Awards and Honors

Robert Langer, the Germeshausen Profes-sor of Chemical and Biomedical Engineering, has been awarded the Harvey Prize by the Technion--Israel Institute of Technology. Nor-mally the prize committee gives two awards each year, but this year it made the unusual decision to award only one prize because Langer's work qualifies in both areas in which this year's prize was to be given--science and technology, and human health. The committee cited Langer for his "pioneering and ongoing research in biomedical engineering, biomaterials, tissue engineering and biotechnology ... By synthesizing rationally designed polymers, he was able to perform controlled and localized drug release. Other polymers he synthesized are widely applied in gene-therapy and enzyme immobilization." Past winners of the Harvey Prize include several Nobel laureates. Professor Robert Weinberg of MIT received the Harvey Prize in 1994.

Associate Professor Scott Manalis of media arts and sciences has been selected to participate in the National Academy of Engineering's Frontiers of Engineering program, an annual three-day meeting that brings together 100 outstanding U.S. engineers aged 30-45 from industry, academia and government to discuss pioneering work in various engineering fields and industry sectors. Topics at this month's meeting include environmental engineering, nanotechnology, counterterrorism technologies and infrastructure protection, and biomolecular computing. Participation is by invitation following a competitive nomination and selection process.

Frank Wilczek, the Herman Feshbach Professor of Physics, was awarded the Com-memorative Medal of the faculty of mathematics and physics at Charles University in Prague. The award was given not only for his "achievements as one of the world's most outstanding theoretical physicists ... [having made] pioneering contributions in the field of particle physics," but for his "remarkable ability to communicate even the most sophisticated physics ideas in a crisp and clear way, understandable to a broader audience of non-experts and the general public." One of Wilczek's recent essays for general audiences was included in "The Best American Science Writing 2003" (HarperCollins/Ecco).

The September issue of Popular Science named its second annual "Brilliant 10," a list of the young scientists in the United States that includes Assistant Professor Erik Demaine of electrical engineering and computer science. The list is a "celebration of an elite group of scientists who are shaking up their fields and whose work will touch all facets of life." As a graduate student, Demaine confronted a thorny problem: which shapes can be made simply by folding a piece of paper as many times as you like, then snipping off a corner and unfolding it. He found the answer and helped launch computational origami, a hybrid discipline--part computer science, part mathematics--that explores complex geometry concepts inspired by the Japanese art of paper folding. This field has helped engineers figure out how to unfold a telescope lens in outer space without damaging it, among other things.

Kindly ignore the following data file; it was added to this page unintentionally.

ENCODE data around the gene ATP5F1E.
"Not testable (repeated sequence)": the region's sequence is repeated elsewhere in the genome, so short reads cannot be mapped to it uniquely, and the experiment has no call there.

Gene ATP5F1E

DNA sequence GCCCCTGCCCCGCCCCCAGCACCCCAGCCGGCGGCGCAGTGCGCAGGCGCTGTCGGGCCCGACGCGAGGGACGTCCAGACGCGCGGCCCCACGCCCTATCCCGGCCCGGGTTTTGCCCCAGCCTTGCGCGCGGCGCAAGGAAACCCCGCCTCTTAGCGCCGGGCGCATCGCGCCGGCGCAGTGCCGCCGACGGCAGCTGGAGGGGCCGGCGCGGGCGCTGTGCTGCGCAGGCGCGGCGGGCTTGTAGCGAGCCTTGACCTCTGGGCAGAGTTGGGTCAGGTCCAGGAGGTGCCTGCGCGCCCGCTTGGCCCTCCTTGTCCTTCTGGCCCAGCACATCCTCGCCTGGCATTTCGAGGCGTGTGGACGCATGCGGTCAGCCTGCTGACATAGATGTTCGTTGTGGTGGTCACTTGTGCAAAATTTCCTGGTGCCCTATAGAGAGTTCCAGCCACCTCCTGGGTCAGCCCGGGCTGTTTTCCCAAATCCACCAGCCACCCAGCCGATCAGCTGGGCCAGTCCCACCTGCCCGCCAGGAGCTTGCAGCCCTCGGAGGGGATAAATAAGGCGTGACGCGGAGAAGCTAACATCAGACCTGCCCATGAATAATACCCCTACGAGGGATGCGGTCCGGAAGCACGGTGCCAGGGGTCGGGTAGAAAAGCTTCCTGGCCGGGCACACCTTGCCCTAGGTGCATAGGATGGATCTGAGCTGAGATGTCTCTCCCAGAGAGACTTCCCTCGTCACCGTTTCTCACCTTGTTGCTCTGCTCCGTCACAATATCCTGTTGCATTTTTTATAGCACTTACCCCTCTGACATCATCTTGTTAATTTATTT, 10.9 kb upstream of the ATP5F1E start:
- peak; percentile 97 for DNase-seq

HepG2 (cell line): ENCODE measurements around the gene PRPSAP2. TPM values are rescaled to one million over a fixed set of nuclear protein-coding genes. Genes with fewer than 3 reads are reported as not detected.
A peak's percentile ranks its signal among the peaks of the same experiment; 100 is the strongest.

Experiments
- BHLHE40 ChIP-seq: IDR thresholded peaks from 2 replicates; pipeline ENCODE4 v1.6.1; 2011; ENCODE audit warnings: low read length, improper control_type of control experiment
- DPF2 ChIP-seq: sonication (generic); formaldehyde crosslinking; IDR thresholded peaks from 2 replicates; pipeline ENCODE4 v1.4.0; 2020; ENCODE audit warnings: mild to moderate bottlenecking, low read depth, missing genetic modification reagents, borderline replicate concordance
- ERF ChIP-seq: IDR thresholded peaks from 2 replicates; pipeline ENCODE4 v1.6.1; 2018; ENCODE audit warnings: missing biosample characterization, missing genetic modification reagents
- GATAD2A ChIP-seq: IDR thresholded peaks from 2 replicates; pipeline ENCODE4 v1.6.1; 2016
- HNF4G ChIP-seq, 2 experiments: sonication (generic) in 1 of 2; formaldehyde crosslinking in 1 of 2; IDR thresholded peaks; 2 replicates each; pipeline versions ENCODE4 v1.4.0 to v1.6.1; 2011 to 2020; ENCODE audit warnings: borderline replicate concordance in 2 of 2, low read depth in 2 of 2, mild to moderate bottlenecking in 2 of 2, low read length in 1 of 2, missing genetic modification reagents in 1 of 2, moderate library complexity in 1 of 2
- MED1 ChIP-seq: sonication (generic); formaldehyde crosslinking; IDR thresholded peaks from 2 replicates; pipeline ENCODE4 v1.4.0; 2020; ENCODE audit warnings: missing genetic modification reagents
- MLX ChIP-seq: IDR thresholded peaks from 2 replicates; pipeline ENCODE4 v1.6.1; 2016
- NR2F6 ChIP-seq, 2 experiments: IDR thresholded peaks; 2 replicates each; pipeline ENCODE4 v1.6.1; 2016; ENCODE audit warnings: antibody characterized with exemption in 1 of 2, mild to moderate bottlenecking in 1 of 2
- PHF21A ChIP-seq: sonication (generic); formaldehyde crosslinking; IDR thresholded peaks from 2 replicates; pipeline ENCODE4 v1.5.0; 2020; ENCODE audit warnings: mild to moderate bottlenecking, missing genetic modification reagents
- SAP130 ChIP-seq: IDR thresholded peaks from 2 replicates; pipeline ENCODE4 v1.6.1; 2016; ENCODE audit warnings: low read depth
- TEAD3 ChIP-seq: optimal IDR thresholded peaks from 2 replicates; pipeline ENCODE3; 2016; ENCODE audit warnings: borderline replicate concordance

The World Cultural Council will present the Leonardo da Vinci World Award of Arts to Otto Piene, former director of the Center for Advanced Visual Studies and professor emeritus in the Department of Architecture. Piene, a painter, sculptor, sky artist and writer, was recognized for more than 40 years of artistic and innovative accomplishments. The Mexico-based World Cultural Council, founded in 1982, is an international cultural and scientific organization. Its da Vinci Award is "conferred on a renowned artist, an avant-gardist or an authority on the subject whose work has made a significant contribution to the artistic legacy of the world."

Woodie C. Flowers, the Pappalardo Professor of Mechanical Engineering, has received the third Ruth and Joel Spira Outstanding Design Educator Award from the American Society of Mechanical Engineers. His award noted that he is "an outstanding teacher with an uncanny ability to engender lasting excitement and passion for design in students ... Through his example and vision he has inspired his peers to substantially increase the quality and availability of design education at all levels."

Assistant Professor of Biology David Sabatini is one of 20 researchers chosen as a Pew Scholar in the Biomedical Sciences by the Pew Charitable Trusts. The scholars receive $240,000 over four years for their research. Sabatini will work on "Identification of the metabolic signal that regulates the mTOR growth pathway."

Rafael Bras, the Bacardi and Stockholm Water Foundations Professor in civil and environmental engineering, has been named a corresponding (foreign associate) member of the Academy of Engineering of Mexico.

Institute Professor Noam Chomsky has been elected a Foreign Fellow of the Royal Society of Canada. He was recognized for "defining the theoretical framework as well as the ongoing developments of the study of the grammar as a generative system. This theory enlightens the formal properties of natural languages, as well as providing an explanation for the human capacity to process linguistic expressions on the basis of the abstract symbolic properties of the language faculty."

A version of this article appeared in MIT Tech Talk on September 10, 2003.

Topics: Awards, honors and fellowships

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